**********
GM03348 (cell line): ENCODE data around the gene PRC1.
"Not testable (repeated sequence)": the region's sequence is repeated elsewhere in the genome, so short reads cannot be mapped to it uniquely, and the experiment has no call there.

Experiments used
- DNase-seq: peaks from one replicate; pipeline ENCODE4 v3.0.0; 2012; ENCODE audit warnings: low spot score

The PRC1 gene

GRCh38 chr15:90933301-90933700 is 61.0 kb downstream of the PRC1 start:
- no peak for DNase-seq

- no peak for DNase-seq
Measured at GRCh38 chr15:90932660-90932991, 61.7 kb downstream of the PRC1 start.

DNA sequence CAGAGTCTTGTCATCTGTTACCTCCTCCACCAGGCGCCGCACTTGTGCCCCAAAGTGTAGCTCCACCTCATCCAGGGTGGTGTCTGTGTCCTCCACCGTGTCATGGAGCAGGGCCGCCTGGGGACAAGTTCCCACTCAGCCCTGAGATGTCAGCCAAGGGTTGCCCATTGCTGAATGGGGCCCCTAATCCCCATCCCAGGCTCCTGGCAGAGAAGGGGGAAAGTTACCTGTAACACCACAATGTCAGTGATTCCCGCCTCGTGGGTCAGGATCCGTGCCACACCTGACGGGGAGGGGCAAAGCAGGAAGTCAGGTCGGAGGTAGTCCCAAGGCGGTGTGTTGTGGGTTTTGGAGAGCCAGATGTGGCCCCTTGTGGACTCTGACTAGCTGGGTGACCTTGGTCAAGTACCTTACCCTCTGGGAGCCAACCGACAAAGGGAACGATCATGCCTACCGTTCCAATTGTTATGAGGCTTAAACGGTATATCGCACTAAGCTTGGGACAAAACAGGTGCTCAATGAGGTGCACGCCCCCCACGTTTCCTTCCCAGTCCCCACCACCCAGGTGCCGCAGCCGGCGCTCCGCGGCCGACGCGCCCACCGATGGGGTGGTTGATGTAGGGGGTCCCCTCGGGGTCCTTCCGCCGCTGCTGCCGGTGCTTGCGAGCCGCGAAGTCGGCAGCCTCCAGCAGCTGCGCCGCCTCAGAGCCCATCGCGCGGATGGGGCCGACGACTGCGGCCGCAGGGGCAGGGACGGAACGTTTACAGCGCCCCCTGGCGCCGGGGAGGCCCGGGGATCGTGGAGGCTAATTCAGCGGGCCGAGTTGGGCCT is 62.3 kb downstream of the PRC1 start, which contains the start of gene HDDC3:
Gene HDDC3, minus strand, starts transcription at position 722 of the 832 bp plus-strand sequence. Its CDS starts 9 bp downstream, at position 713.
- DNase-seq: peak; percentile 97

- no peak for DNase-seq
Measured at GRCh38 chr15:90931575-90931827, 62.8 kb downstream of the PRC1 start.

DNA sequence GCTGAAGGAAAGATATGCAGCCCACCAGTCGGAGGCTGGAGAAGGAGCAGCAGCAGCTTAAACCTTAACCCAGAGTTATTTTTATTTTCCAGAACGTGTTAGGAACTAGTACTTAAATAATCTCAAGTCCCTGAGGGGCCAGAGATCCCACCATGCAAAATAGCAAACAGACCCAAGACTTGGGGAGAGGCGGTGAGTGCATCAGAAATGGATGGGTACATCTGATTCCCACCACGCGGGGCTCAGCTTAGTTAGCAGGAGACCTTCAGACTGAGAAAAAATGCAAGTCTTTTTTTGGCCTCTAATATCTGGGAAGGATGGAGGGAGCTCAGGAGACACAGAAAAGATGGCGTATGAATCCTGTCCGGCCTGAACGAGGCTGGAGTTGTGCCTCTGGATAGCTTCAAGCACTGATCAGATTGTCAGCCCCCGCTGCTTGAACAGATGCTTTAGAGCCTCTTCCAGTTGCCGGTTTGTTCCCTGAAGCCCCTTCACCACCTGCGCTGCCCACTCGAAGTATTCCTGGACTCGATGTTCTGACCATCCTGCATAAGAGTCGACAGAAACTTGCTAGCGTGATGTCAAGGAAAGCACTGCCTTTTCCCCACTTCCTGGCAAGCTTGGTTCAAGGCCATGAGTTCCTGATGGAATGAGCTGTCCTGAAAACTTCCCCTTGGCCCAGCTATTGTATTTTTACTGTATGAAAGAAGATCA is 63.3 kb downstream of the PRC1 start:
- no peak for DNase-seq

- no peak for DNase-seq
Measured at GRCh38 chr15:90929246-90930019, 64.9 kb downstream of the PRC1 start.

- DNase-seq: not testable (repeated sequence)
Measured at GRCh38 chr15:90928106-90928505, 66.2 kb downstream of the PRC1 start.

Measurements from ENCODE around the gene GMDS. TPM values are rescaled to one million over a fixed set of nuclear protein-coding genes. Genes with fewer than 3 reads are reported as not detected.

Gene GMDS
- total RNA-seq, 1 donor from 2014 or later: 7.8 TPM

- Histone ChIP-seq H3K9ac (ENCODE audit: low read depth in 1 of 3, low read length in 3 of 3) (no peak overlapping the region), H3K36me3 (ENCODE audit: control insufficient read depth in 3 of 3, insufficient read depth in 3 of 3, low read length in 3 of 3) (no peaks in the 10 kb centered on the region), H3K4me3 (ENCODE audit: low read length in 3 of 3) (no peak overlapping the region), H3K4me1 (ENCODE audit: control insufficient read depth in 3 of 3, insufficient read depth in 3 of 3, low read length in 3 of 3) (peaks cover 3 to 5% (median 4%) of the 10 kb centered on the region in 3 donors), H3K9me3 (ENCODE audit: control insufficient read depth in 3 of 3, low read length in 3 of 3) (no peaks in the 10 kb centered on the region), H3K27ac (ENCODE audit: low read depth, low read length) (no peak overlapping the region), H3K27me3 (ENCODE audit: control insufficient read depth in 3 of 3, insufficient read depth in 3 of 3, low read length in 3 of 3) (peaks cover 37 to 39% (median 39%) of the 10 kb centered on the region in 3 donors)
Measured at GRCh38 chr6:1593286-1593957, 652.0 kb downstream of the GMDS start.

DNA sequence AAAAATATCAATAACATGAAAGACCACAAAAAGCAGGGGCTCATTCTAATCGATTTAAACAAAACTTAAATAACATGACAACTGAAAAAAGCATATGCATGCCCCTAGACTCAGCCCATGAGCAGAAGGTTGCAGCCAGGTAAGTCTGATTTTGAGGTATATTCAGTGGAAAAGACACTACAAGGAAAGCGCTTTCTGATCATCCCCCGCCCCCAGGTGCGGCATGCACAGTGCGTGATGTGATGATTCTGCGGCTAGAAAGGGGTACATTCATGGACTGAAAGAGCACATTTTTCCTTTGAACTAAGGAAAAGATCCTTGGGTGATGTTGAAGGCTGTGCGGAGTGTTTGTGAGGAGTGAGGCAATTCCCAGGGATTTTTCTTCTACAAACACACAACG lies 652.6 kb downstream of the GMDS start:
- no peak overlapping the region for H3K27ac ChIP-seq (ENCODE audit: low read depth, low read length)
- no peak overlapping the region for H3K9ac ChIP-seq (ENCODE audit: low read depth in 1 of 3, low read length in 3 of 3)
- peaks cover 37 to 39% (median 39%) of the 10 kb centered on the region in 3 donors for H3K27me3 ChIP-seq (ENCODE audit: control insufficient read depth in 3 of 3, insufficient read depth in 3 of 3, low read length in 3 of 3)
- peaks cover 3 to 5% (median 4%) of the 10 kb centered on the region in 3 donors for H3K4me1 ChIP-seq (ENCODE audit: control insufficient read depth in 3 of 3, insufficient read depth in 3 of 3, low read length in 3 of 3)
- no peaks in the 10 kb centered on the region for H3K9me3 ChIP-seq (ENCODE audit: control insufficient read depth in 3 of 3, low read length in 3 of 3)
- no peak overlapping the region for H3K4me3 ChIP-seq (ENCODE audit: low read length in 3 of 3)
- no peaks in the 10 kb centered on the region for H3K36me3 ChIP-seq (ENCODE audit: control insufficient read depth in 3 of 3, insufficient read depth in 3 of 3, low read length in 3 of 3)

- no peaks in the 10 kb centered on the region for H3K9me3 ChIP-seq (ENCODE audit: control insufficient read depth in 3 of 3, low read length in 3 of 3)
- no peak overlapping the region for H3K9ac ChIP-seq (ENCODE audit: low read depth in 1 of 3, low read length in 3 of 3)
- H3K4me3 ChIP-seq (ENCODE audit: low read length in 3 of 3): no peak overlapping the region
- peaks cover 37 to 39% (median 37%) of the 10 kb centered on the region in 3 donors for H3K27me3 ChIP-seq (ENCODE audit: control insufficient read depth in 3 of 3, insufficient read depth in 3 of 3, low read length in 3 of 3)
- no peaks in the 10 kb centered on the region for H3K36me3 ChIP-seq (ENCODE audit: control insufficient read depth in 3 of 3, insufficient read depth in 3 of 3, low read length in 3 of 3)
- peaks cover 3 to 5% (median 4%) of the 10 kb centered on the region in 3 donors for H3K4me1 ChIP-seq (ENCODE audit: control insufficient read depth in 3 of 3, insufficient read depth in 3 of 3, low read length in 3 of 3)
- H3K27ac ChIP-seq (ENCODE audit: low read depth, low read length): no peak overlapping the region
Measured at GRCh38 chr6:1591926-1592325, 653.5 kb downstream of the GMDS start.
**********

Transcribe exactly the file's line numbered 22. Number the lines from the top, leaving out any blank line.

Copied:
Gene GMDS